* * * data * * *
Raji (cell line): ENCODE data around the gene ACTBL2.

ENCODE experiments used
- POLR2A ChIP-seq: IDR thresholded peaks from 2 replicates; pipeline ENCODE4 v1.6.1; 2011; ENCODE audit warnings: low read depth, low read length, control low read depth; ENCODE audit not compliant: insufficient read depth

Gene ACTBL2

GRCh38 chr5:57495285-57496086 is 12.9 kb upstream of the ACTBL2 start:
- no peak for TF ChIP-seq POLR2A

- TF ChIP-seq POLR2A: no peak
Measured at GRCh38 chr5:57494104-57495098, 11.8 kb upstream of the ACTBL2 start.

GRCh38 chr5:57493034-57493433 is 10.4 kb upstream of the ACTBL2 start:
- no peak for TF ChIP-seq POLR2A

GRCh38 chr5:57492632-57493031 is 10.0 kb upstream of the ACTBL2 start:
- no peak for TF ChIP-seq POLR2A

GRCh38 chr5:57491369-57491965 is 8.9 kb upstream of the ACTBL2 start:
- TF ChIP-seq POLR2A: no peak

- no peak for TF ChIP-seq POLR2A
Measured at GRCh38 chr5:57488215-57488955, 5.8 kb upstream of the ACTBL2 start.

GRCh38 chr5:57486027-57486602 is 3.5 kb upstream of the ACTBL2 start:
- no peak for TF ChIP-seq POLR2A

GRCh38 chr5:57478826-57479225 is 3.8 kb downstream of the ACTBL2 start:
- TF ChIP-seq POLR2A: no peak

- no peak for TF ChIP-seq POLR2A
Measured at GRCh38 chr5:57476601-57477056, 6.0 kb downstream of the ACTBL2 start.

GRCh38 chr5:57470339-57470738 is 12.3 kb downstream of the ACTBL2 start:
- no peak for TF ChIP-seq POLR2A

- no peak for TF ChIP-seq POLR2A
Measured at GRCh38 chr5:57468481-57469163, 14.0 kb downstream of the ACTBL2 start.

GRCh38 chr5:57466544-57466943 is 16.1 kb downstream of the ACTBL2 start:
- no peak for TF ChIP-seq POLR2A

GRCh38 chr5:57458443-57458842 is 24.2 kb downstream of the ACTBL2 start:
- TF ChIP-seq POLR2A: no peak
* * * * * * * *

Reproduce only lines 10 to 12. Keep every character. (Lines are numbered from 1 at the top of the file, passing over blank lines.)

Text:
- no peak for TF ChIP-seq POLR2A

GRCh38 chr5:57492632-57493031 is 10.0 kb upstream of the ACTBL2 start:
- no peak for TF ChIP-seq POLR2A